Vitamin D has been in the news lately, and researchers have tentatively linked it to a range of health outcomes, including obesity. Research has shown, for example, that obese subjects have lower serum vitamin D levels than normal weight controls. As it turns out, obesity has an impact on vitamin D bioavailability. Thus, it’s probably a good idea for obese people to supplement with it, but it’s not a weight loss nutrient, per se.

So what’s the bottom line on Metabolife?

Ho. Hum.

Yes, green tea extract/caffeine and SuperCitrimax are decent ingredients, but you don’t need to buy Metabolife to get them.

For example, 90 caps of NOW brand SuperCitrimax can be had for less than $13 US from Bodybuilding.com. This product also supplies chromium. And caffeine is available from virtually any drug or grocery store for under $5 US. And if you’d like to add some green tea extract to that, PrimaForce’s “Lean Green” standardized green tea extract is available for under $10 US.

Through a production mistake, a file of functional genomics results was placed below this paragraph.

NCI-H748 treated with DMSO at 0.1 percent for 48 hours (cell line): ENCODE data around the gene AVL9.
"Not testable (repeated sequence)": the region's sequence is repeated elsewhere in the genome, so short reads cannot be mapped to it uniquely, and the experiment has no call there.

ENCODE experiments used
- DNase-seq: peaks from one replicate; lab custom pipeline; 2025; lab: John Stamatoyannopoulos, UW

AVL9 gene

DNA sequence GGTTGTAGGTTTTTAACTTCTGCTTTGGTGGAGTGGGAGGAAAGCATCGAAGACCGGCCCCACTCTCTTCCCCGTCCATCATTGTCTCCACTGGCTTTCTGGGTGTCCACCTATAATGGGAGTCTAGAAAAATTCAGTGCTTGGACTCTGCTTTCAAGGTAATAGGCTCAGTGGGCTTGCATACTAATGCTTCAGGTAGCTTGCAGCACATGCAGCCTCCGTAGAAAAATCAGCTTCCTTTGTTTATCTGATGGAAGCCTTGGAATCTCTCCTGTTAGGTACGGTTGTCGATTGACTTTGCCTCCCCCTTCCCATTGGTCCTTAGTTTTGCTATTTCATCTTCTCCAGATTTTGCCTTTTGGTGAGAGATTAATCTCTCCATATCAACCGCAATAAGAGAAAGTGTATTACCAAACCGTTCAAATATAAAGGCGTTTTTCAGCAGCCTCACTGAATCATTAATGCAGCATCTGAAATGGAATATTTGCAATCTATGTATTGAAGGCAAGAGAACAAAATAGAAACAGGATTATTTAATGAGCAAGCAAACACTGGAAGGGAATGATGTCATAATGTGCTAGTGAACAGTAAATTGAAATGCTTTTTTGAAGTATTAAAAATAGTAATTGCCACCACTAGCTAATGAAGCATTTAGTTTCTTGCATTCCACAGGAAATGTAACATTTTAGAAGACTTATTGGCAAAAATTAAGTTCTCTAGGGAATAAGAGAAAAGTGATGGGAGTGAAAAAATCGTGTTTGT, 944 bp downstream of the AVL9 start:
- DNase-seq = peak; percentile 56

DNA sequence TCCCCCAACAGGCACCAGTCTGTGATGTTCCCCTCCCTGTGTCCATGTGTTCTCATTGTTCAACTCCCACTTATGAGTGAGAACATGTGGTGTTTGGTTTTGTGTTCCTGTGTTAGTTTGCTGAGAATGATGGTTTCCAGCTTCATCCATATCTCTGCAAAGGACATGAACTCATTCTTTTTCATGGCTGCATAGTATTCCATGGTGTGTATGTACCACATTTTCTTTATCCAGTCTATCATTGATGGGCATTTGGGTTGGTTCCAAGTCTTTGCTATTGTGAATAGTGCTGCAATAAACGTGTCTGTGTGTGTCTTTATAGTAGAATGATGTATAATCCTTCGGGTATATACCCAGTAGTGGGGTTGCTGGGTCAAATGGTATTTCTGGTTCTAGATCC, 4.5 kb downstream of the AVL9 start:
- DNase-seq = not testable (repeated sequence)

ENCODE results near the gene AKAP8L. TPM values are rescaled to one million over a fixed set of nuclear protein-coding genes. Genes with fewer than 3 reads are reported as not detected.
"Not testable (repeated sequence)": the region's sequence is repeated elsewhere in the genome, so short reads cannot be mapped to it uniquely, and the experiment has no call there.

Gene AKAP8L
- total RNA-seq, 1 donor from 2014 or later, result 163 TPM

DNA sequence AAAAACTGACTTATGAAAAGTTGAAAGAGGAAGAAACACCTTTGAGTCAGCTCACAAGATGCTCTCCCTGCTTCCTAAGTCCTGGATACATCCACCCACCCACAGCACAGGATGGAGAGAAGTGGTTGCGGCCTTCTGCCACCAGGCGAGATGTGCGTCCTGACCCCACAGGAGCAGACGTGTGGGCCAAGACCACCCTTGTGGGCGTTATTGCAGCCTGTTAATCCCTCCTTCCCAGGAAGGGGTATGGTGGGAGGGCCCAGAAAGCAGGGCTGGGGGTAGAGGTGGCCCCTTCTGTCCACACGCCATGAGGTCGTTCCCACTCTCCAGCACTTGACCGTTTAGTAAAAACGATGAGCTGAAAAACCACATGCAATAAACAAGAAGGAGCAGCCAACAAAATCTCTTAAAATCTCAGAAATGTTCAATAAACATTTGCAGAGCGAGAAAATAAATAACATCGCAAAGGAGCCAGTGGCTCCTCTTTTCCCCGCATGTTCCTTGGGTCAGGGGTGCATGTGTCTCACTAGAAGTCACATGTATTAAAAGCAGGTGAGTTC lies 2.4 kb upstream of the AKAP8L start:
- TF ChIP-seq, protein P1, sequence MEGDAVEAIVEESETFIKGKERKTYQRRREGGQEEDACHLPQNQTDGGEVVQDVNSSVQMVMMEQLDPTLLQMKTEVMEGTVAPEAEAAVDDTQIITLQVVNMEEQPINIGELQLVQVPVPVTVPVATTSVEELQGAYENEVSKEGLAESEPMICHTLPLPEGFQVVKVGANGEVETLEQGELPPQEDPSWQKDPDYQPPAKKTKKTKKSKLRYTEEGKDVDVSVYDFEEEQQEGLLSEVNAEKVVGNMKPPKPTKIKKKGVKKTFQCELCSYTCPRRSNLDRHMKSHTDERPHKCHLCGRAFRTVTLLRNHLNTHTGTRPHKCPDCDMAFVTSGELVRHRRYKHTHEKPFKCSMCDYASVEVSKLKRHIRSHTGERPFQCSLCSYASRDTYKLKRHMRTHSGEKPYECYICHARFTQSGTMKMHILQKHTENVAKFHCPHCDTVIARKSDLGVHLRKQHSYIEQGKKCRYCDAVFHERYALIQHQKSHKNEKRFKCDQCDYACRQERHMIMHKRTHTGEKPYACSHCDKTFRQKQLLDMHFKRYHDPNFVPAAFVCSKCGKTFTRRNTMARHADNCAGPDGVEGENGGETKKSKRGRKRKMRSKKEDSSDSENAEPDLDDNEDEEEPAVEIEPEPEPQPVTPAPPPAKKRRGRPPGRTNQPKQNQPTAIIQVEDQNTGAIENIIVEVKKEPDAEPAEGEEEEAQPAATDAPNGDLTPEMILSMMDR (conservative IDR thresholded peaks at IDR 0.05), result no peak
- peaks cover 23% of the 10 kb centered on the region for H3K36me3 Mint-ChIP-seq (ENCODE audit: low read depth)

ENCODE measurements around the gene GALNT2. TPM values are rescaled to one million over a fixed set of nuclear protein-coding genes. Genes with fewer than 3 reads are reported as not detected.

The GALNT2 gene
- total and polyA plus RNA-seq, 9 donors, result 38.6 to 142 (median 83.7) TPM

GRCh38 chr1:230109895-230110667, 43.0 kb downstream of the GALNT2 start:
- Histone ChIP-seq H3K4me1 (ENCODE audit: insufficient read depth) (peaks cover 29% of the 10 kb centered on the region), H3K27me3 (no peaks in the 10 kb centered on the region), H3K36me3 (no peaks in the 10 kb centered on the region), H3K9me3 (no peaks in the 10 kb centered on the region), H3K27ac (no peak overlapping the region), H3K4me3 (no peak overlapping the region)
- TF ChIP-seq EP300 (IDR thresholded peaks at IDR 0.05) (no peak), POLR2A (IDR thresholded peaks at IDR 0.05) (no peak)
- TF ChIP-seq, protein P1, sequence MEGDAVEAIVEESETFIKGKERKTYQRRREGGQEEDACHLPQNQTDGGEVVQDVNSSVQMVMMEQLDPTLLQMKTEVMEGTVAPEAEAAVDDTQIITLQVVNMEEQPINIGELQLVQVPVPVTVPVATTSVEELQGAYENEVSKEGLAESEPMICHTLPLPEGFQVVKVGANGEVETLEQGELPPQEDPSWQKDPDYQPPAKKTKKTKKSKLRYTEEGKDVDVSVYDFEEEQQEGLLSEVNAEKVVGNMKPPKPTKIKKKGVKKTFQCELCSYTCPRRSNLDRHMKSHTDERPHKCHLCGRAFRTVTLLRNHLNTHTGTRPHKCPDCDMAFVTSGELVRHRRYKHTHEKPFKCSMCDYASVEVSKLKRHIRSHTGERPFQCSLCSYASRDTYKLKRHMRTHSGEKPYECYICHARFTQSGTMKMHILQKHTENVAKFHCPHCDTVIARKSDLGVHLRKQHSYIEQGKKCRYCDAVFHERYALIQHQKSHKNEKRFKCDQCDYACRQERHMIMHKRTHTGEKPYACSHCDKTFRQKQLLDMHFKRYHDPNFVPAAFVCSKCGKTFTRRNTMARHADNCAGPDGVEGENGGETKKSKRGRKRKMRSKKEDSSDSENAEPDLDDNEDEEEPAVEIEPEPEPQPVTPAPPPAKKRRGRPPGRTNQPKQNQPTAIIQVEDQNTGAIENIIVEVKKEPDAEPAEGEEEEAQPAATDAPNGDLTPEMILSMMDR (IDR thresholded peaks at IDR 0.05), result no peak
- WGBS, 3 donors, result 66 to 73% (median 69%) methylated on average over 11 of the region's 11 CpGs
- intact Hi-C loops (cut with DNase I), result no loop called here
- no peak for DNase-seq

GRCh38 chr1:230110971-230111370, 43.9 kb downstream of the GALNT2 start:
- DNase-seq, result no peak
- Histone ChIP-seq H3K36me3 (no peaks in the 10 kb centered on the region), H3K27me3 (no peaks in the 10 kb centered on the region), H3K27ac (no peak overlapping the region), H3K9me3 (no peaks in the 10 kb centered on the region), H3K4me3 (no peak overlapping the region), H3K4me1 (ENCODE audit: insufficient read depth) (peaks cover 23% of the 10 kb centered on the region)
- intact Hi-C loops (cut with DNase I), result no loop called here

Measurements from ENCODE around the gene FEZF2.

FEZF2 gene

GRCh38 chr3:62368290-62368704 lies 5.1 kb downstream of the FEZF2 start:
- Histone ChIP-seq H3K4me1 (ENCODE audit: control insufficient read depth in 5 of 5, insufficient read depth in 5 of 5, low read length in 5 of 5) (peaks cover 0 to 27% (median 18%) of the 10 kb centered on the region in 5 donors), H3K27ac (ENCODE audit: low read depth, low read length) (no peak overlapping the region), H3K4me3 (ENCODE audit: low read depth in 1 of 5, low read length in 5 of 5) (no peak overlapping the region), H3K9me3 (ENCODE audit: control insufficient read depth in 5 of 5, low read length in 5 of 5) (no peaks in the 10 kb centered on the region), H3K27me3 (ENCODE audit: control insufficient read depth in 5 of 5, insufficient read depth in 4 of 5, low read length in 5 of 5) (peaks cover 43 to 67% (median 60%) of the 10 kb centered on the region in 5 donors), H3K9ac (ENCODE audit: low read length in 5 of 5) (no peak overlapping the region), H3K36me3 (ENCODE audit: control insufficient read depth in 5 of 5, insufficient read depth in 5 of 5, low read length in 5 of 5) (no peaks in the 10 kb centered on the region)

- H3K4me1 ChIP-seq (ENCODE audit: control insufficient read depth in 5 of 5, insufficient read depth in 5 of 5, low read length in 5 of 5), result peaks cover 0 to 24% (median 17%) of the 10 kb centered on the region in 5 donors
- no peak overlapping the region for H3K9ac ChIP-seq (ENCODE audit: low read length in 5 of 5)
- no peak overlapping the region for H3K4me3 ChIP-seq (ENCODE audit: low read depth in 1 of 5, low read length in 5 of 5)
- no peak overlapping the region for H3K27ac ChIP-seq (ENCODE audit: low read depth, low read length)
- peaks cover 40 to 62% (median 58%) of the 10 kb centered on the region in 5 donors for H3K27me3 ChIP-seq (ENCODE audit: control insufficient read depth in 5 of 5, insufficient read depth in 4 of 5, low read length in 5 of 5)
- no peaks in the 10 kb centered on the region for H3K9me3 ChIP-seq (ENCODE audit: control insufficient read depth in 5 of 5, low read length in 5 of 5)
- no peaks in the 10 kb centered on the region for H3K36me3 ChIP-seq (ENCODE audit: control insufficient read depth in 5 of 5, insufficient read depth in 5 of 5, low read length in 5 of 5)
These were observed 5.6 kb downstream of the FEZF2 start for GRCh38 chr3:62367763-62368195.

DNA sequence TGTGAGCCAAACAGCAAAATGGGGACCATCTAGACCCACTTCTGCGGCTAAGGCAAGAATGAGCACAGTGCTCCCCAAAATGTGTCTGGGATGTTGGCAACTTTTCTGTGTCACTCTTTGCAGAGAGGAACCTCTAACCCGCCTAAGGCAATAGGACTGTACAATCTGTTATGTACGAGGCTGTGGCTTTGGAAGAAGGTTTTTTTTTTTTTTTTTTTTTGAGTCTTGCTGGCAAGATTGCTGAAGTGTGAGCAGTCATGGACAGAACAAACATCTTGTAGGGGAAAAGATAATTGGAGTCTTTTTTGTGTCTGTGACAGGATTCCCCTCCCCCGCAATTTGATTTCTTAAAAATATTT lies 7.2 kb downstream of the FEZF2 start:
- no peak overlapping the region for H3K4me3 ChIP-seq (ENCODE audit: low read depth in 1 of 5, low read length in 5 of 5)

An additional perk of buying products like those linked above, is that you know the exact amounts of everything. There’s no guesswork involved, as there is with proprietary blends.

Overall, Metabolife products are ok, but with less expensive alternatives available, I see no reason to prefer them.

Summary of Metabolife Products
 
  • Readily available from a range of reliable retail outlets.
  • Relatively simple formulas.
  • Use decent – if unexceptional – ingredients.
 
  • Somewhat pricey.
  • Less expensive alternatives available.

Author: Paul

Paul Crane is the founder of UltimateFatBurner.com. His passions include supplements, working out, motorcycles, guitars... and of course, his German Shepherd dogs.